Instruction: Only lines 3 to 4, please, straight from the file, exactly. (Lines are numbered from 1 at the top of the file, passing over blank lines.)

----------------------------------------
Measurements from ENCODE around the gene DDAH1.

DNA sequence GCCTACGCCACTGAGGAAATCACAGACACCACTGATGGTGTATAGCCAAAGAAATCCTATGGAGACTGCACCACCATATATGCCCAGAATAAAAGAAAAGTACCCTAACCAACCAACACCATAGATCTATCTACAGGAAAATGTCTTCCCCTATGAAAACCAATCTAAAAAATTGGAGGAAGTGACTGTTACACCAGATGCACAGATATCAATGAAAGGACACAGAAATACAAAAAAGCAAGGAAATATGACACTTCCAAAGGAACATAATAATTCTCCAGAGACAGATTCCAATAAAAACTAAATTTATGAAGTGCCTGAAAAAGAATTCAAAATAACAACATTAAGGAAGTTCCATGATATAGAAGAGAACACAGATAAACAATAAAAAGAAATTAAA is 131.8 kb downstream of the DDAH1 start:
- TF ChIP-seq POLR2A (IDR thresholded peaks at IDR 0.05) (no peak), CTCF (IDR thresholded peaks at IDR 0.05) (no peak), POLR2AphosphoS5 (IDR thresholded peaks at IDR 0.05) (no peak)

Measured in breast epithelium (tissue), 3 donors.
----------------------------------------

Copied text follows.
- TF ChIP-seq POLR2A (IDR thresholded peaks at IDR 0.05) (no peak), CTCF (IDR thresholded peaks at IDR 0.05) (no peak), POLR2AphosphoS5 (IDR thresholded peaks at IDR 0.05) (no peak)

Measured in breast epithelium (tissue), 3 donors.